After certain other proceedings which need riot be mentioned, onJanuary 24,1940, the plaintiff applied to re-issue writ. This application wasallowed. Thereafter on February 22, 1940, the first and third defendants42/26
334KEUNEMAN J.—Meenatchy Atchy v. Palaniappa Chettiar.
filed the application now in question, requesting the Court to order thewithdrawal of the writ issued, as the decree was no longer executable asprovided by section 337 of the Civil Procedure Code.
The learned District Judge dismissed the objections of the first and thirddefendants, who appeal from that order.
The argument of the appellants, in short, is that as more than 10 yearshave elapsed since the date of the decree entered on January 18, 1926, noapplication for execution can now be allowed.
The District Judge held that in the view of the consent order of October17, 1933, whereby the date of the decree was to be reckoned as fromOctober 17, 1933, it was not open to the defendants to say that theapplication for execution is barred.
The appellants contend that the District Judge based his judgment onestoppel and that estoppel cannot prevail against the clear words of theStatute (of re The Stapleford Colliery Co. Ltd., Barrow’s case 1880, 14 Ch.Div. 432, 41 L.T. 755). I do not think however it is necessary to discussthe point regarding estoppel, if in fact the District Judge based his judg-ment on estoppel. For I think the case can be decided on other grounds.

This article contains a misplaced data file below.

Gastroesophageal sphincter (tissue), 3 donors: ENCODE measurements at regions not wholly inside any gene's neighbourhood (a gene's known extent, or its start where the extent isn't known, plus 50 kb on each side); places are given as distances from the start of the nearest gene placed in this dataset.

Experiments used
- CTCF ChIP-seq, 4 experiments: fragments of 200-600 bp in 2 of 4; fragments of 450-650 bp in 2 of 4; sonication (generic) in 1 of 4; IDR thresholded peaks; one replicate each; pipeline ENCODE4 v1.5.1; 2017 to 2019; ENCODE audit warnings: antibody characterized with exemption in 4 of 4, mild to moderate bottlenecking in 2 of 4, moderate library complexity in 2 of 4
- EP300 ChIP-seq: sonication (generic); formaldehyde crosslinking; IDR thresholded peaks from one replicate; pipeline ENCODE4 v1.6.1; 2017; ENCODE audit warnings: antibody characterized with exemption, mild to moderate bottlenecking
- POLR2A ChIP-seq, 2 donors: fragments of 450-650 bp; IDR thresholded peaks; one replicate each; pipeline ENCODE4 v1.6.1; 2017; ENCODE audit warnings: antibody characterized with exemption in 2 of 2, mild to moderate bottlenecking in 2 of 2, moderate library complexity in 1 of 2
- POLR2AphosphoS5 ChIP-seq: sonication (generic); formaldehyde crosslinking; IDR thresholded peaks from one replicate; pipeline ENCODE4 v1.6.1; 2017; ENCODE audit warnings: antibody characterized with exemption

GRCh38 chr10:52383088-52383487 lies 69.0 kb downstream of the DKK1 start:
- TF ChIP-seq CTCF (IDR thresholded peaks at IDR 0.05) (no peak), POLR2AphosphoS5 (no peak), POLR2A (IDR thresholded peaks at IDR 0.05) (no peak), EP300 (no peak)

Counsel for the respondent argued that on October 17, 1933, a newdecree had been substituted for the decree dated January 18, 1926. Heemphasized the agreement that the date of the decree should be reckonedas from that date, the entering of a new and smaller sum as the amountpayable, and the order for the payment of this sum by instalments. Herelied on the case of H. Sanyal v. K. N. Sanyal and others1 in whichunder circumstances not dissimilar to the present, the application forwrit was held to be an application to execute the substituted decree,and the provisions of section 48 of the Indian Civil Procedure Code didnot operate as a bar. In the present case I think there is good groundfor holding that the agreement of October 17, 1933, which Was incor-porated in the order of that date, in effect substituted a new decree for theoriginal decree. No doubt, to establish his point, the respondent mustshow that the original decree was actually superseded by the new arrange-ment, and that it was not merely an intermediate arrangement for thepayment of the original decree. But I think the terms of the compromiseof October 17, 1933, show that a new decree was in fact brought into being.